How do you think Jake Smith feels about his government now? Alienation? Second class status?

Now you know how non-Christians and non-believers feel when the government supports Christian privilege.

It is NOT the government’s job to be a religious cheerleader just as it is not the job of the Buckeye Town council to be Michigan cheerleaders.

Besides doing things like favoring Christian privilege violates the Golden Rule.

Separation of Church and State – The Sports Analogy

And that is why DuBois’ response is unacceptable and an insult to those who want a secular government.

[H/T to theperplexedobserver for the heads up]

This post was written before April of 2020 when this blog transitioned to a podcast.

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5 Comments

  1. dougindeap
    October 30, 2011

    As the President says, "context matter," and here the context makes government-sponsored affirmation of god(s) particularly inappropriate.

    The government’s inscription of the phrase “In God we trust” on coins
    and currency, as well as its addition of the words “under God” to the
    pledge of allegiance in 1954 and adoption of the phrase “In God we
    trust” as a national motto in 1956, were mistakes, which should be
    corrected. Under our Constitution, the government has no business
    proclaiming that “we trust” “In God.” Some of us do, and some of us
    don’t; each of us enjoys the freedom to make that choice; the government
    does not and should not purport to speak for us in this regard. Nor
    does the government have any business calling on its citizens to voice
    affirmation of a god in any circumstances, let alone in the very pledge
    the government prescribes for affirming allegiance to the country. The
    unnecessary insertion of an affirmation of a god in the pledge puts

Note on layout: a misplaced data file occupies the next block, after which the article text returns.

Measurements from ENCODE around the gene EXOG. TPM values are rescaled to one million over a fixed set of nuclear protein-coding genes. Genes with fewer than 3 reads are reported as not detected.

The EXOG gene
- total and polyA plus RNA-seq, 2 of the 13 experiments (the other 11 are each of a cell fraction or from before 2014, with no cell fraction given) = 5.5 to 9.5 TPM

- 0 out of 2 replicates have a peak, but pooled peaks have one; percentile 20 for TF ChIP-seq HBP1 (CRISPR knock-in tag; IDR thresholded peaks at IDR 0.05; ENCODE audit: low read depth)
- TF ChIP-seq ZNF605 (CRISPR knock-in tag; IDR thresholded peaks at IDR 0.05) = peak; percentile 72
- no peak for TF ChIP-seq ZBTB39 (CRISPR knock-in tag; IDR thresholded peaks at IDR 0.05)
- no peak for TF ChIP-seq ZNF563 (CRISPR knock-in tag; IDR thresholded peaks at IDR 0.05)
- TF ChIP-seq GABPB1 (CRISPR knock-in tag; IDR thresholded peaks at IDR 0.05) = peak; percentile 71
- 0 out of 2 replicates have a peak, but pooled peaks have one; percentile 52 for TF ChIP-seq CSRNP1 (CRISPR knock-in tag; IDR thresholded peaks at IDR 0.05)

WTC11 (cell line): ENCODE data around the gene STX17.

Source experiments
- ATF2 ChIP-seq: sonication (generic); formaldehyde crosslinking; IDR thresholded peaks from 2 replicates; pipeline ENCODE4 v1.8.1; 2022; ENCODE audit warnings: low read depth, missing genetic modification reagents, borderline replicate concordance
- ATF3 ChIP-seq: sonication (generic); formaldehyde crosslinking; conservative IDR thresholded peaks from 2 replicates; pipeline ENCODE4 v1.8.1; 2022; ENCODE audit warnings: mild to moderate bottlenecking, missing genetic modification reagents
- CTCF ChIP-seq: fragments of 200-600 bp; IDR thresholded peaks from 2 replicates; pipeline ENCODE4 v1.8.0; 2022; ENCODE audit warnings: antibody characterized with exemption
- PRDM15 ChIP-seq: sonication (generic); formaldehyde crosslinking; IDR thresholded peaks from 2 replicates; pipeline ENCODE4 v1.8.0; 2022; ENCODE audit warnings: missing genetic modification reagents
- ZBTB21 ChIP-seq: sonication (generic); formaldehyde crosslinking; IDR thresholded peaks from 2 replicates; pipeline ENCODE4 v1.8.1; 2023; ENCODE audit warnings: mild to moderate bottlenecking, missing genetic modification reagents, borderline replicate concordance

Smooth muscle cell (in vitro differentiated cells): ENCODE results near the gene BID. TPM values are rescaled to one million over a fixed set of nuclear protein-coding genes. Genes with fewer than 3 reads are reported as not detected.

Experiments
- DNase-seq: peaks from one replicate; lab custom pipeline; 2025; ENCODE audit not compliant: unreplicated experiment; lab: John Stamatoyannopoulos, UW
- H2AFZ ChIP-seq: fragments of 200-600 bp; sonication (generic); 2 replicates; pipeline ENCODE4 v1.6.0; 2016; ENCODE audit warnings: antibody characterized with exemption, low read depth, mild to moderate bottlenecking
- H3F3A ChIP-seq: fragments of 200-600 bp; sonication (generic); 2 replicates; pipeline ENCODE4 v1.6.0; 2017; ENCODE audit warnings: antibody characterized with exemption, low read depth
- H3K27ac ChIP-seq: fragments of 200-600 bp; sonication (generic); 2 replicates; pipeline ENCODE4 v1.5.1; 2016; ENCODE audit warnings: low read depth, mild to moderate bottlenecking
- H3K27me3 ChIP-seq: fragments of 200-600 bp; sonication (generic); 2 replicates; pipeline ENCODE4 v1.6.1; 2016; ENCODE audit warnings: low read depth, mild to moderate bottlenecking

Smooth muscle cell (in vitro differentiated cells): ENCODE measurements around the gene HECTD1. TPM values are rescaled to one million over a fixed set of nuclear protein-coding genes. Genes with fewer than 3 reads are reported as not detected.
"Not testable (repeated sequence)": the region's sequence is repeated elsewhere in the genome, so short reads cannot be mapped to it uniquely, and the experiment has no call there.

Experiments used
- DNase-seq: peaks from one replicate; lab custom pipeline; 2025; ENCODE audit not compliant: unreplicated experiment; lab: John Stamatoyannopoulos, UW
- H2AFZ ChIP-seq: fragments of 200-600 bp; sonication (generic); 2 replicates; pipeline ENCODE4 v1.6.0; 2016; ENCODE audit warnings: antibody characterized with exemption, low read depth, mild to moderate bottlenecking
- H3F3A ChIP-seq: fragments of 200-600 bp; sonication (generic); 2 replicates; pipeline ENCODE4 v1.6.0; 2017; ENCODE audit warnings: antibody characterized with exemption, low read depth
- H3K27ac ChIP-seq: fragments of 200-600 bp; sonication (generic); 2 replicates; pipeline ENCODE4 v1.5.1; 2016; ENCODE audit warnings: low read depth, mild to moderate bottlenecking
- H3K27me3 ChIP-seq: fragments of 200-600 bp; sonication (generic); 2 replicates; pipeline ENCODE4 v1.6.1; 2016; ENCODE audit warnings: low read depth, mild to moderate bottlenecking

atheists and other nonbelievers in a Catch 22: Either recite the pledge
    with rank hypocrisy or accept exclusion from one of the basic rituals of
    citizenship enjoyed by all other citizens. The government has no
    business forcing citizens to this choice on religious grounds, and it
    certainly has no business assembling citizens’ children in public
    schools and prescribing their recitation of the pledge–affirmation of a
    god and all–as a daily routine.

  2. sbj1964
    November 5, 2011

    In God we trust has been this lands Motto since our fore Father put it there back in 1956 ? Damn we live in a weird land !

  3. Miriam
    November 25, 2011

    "Under God" and "In God we trust" do NOT favor Christianity. Jews and Muslims also believe in God. It's a generic term.

    Why make such a fuss over something which you do not believe exists? Fight over reality instead.

    • November 28, 2011

      Why make such a fuss over something which you do not believe exists? Fight over reality instead.

      Because a government that is suppose to represent all citizens shouldn't be taking a religious side. If no religious tests are allowed for elected office then why the need for religious tests for citizens? You might consider God to be generic but it isn't for the people who don't believe in it.

      • sbj1964
        December 2, 2011

        Ditto Doug ! You are the man !